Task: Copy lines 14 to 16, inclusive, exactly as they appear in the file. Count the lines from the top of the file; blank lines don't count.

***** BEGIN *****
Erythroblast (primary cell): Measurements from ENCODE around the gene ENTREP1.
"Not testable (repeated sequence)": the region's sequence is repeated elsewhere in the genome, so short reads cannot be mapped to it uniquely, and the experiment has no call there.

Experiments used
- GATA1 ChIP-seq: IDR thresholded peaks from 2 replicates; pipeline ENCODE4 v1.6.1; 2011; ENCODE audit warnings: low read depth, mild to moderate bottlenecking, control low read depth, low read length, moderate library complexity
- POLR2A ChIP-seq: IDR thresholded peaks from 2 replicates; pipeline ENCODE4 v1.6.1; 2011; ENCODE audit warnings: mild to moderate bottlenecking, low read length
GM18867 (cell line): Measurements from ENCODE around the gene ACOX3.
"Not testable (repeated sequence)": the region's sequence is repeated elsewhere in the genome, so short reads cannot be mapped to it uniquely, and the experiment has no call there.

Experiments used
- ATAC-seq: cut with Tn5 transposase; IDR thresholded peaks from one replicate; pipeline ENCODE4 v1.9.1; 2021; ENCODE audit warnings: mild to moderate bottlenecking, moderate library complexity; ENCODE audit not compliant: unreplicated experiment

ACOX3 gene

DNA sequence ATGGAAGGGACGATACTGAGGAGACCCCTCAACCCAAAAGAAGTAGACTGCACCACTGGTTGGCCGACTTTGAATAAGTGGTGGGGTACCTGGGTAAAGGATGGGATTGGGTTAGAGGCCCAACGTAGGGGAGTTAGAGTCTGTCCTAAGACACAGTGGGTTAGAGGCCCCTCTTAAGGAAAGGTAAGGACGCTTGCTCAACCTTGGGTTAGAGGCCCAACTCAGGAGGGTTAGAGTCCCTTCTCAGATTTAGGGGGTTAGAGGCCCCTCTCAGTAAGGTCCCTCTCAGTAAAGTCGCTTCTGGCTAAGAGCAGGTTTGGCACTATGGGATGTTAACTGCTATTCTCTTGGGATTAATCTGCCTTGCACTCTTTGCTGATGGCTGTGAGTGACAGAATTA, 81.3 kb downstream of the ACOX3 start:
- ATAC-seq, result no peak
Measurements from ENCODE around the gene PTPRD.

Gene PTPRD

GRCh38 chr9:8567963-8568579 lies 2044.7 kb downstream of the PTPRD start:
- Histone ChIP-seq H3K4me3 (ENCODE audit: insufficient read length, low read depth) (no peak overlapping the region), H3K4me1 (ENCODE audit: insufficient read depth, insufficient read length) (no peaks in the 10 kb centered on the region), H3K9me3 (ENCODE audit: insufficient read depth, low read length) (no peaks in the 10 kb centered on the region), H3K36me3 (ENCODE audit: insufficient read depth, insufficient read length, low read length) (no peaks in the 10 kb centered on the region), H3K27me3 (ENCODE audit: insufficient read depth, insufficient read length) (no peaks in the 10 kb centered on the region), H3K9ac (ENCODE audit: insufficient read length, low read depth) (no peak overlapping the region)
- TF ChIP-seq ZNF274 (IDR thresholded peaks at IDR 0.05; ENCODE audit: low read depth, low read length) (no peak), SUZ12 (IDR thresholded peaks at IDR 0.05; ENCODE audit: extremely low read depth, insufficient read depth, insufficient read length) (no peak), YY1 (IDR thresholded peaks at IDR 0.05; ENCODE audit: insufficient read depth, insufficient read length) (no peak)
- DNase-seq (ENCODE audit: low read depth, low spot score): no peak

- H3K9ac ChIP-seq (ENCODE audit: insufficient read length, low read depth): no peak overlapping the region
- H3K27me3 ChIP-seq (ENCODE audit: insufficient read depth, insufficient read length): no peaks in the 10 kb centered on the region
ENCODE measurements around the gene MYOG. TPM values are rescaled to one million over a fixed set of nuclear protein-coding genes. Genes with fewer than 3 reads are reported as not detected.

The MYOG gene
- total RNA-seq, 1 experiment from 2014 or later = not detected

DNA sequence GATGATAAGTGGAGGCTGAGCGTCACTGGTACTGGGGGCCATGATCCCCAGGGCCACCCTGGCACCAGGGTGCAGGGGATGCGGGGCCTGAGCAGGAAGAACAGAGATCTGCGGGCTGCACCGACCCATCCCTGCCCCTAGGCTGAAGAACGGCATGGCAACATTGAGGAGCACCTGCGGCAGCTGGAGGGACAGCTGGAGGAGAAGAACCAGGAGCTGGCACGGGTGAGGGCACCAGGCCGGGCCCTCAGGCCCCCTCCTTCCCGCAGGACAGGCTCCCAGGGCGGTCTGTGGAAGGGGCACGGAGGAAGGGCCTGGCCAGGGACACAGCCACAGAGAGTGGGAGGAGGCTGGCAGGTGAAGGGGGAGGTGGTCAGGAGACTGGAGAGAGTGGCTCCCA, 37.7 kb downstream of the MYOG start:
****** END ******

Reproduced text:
Gene PTPRD

GRCh38 chr9:8567963-8568579 lies 2044.7 kb downstream of the PTPRD start:
- Histone ChIP-seq H3K4me3 (ENCODE audit: insufficient read length, low read depth) (no peak overlapping the region), H3K4me1 (ENCODE audit: insufficient read depth, insufficient read length) (no peaks in the 10 kb centered on the region), H3K9me3 (ENCODE audit: insufficient read depth, low read length) (no peaks in the 10 kb centered on the region), H3K36me3 (ENCODE audit: insufficient read depth, insufficient read length, low read length) (no peaks in the 10 kb centered on the region), H3K27me3 (ENCODE audit: insufficient read depth, insufficient read length) (no peaks in the 10 kb centered on the region), H3K9ac (ENCODE audit: insufficient read length, low read depth) (no peak overlapping the region)